Lydia FOURNIER and Mylène LUSSIER, "Unfair oberation in cases of majority contribution from a third party: the Ministry of Transport affair and its influence", Recent Developments in Occupational Health and Safety Law 2009, vol. 303, pp. 263-317.

Katherine LIPPEL, "Early intervention to avoid chronicity: legal issues", Recent Developments in Occupational Health and Safety Law 2008, vol. 284, pp. 141-187.

Katherine LIPPEL, “THE VIEW OF QUEBEC LAW ON MUSCULOSKELETAL DISORDERS: COMPENSATION AND PREVENTION”, I.R.S.S.T.

Sophie CLOUTIER, “Return to work with functional limitations and modification of the individualized rehabilitation plan”, Recent Developments in Occupational Health and Safety Law 2007, vol. 263, pp. 85-112.

France CORMIER, “The victim of harassment and the vocational rehabilitation process”, Recent Developments in Occupational Health and Safety Law 2007, vol. 263, pp. 113-141.

Christian BEAUDRY, "Air quality in the workplace: main legal aspects", Recent developments in occupational health and safety law 2006, vol. 239, pp. 3-19.

Jean-Sébastien NOISEUX, "Temporary assignment: twenty years of legal maze", Recent Developments in Occupational Health and Safety Law 2006, vol. 239, pp. 25-80.

Amdré G. LAVOIE, "Revision according to article 429.56 from yesterday to today", Recent Developments in Occupational Health and Safety Law 2006, vol. 239, pp. 83-118.

Katherine LIPPEL, "The Work Injury Appeal Process Experience as Lived by Workers", Recent Developments in Occupational Health and Safety Law 2006, vol. 239, pp. 123-180.

Katherine LIPPEL, "Quebec law and musculoskeletal disorders: rules relating to compensation and prevention", (2009) 11 (2) Revue Pistes.

Susan STOCK, Nektaria NICOLAKAKIS, Hicham RAÏQ, Karen MESSING, Katherine LIPPEL and Alice TURCOT, “Underreporting Work Absences for Non-traumatic Work Related MusculoskeletalDisorders to Workers' Compensation Results of a 2007-2008 survey of the Quebec working populations”, American Journal of Public Health, January 16, 2014.

Katherine LIPPEL, “The right of industrial accidents to compensation: historical and critical analysis”, Montreal, Éditions Thémis, 1986.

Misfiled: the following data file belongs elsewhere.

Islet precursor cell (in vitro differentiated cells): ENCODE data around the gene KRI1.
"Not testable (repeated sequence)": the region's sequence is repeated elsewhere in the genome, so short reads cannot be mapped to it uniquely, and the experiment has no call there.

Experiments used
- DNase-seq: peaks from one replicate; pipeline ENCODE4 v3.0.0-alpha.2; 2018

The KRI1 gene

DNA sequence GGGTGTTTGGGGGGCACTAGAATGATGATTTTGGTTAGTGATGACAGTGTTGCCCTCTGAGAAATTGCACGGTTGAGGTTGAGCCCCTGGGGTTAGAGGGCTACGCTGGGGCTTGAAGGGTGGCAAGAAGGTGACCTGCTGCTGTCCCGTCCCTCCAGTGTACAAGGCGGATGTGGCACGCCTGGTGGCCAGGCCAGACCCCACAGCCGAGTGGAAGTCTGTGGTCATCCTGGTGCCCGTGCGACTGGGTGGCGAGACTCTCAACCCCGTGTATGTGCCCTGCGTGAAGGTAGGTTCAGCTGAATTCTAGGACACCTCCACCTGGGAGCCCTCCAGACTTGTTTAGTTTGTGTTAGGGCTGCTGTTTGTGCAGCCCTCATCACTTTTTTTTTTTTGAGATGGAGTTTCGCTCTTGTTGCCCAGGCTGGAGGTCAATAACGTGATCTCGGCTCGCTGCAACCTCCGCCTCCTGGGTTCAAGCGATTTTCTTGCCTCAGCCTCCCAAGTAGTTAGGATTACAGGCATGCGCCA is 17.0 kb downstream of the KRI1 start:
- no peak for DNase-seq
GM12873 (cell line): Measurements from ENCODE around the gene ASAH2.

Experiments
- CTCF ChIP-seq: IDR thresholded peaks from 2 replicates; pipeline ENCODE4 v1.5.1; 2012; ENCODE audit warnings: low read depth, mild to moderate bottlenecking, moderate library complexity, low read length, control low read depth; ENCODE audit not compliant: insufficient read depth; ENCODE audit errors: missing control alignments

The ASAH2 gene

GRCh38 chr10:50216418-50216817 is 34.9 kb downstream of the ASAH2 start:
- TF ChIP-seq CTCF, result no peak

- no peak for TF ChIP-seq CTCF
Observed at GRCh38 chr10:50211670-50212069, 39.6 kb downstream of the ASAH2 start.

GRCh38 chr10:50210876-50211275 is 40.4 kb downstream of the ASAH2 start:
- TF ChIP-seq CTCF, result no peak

Yves BERGERON, Luc FORTIN and Richard LECLAIRE, (eds.), Medical pathology of the musculoskeletal system, 2nd ed., Saint-Hyacinthe, Edisem, 2008.

Robert TÉTRAULT, “The various roles of physicians in the context of L.A.T.M.P. : legal and ethical aspects ”, Recent Developments in Occupational Health and Safety Law 2006, vol. 239, pp. 183-209.

Jean-François GILBERT, “The convergent objectives of the Charters and the Act respecting industrial accidents and occupational diseases (L.A.T.M.P.)”, Recent Developments in Occupational Health and Safety Law 2006, vol. 239, pp. 263-300.

Jean-François BÉLISLE, "The exercise of the employer's disciplinary power in matters of occupational injuries and occupational health and safety", Recent Developments in Occupational Health and Safety Law 2006, vol. 239, pp. 213-259.

Robert TÉTRAULT, "The Disability Pension Plan for Members of the Armed Forces and Members of the RCMP", Recent Developments in Occupational Health and Safety Law 2005, vol. 220, pp. 23-44.

Gabriel HÉBERT-TÉTRAULT and Jean-Pierre VILLAGGI, “Administrative tribunals and the implementation of rights and freedoms”, Recent Developments in Occupational Health and Safety Law 2005, vol. 220, pp. 47-108.

Michel WATKINS, “Being unfairly overburdened: what exactly is that? », Recent Developments in Occupational Health and Safety Law 2004, vol. 201, pp. 5-120.

Luc CÔTÉ and Robert L. RIVEST, “Harassment: compensation for occupational injuries and new recourse in the event of psychological harassment at work”, Recent Developments in Occupational Health and Safety Law 2004, vol. 201, pp. 221-252.

Jean-Pierre VILLAGGI, “Judicial review of the decisions of the C.L.P .: principles resulting from recent case law”, Recent Developments in Occupational Health and Safety Law 2003, vol. 183, pp. 3-60.

François LAPRISE, "Compensation for post-traumatic stress in a 'predictably' '' violent '' workplace", Recent Developments in Occupational Health and Safety Law 2003, vol. 183, pp. 189-238.

Sylvane MARKOVIC, "The suspension of payment of compensation under section 142 (1) L.A.T.M.P. », Recent Developments in Occupational Health and Safety Law 2002, vol. 166, pp. 31-53.

Élaine LÉGER, "The knowledge of office of the Commission des lésions professionnelles", Recent Developments in Occupational Health and Safety Law 2002, vol. 166, pp. 57-80.

Jacques DAVID, “Recusation: the rules provided for in the L.A.T.M.P. », Recent Developments in Occupational Health and Safety Law 2002, vol. 166, pp. 83-101.

François CÔTÉ, "From section 329 of the L.A.T.M.P. or the end of a saga ", Recent Developments in Occupational Health and Safety Law 2002, vol. 166, pp. 105-145.

Sébastien PARENT, "When the duty of reasonable accommodation comes to the aid of the victim of psychological harassment", La revue du Barreau 2017, Tome 76, pp.475-501.

Sébastien C. CARON, Elizabeth NEELIN and Marie-Noël ROCHON, “Civil procedure. Communications between lawyers and experts: the privilege relating to litigation and the duties of experts ”, La revue du Barreau 2015, Tome 74, pp. 558-571.

Katherine PLANTE, "Drug and alcohol screening tests in the workplace - Weighing the fundamental rights of the employee and the rights and obligations of the employer", La revue du Barreau 2014, Tome 73, pp. 60-92.

Marie-Anne GRÉGOIRE and Sophie Gratton, "The legality of leases for private residences for the elderly: Reflective study on the effectiveness of rights in a context of aging of the population", La revue du Barreau 2011, Tome 70, pp. 477-508.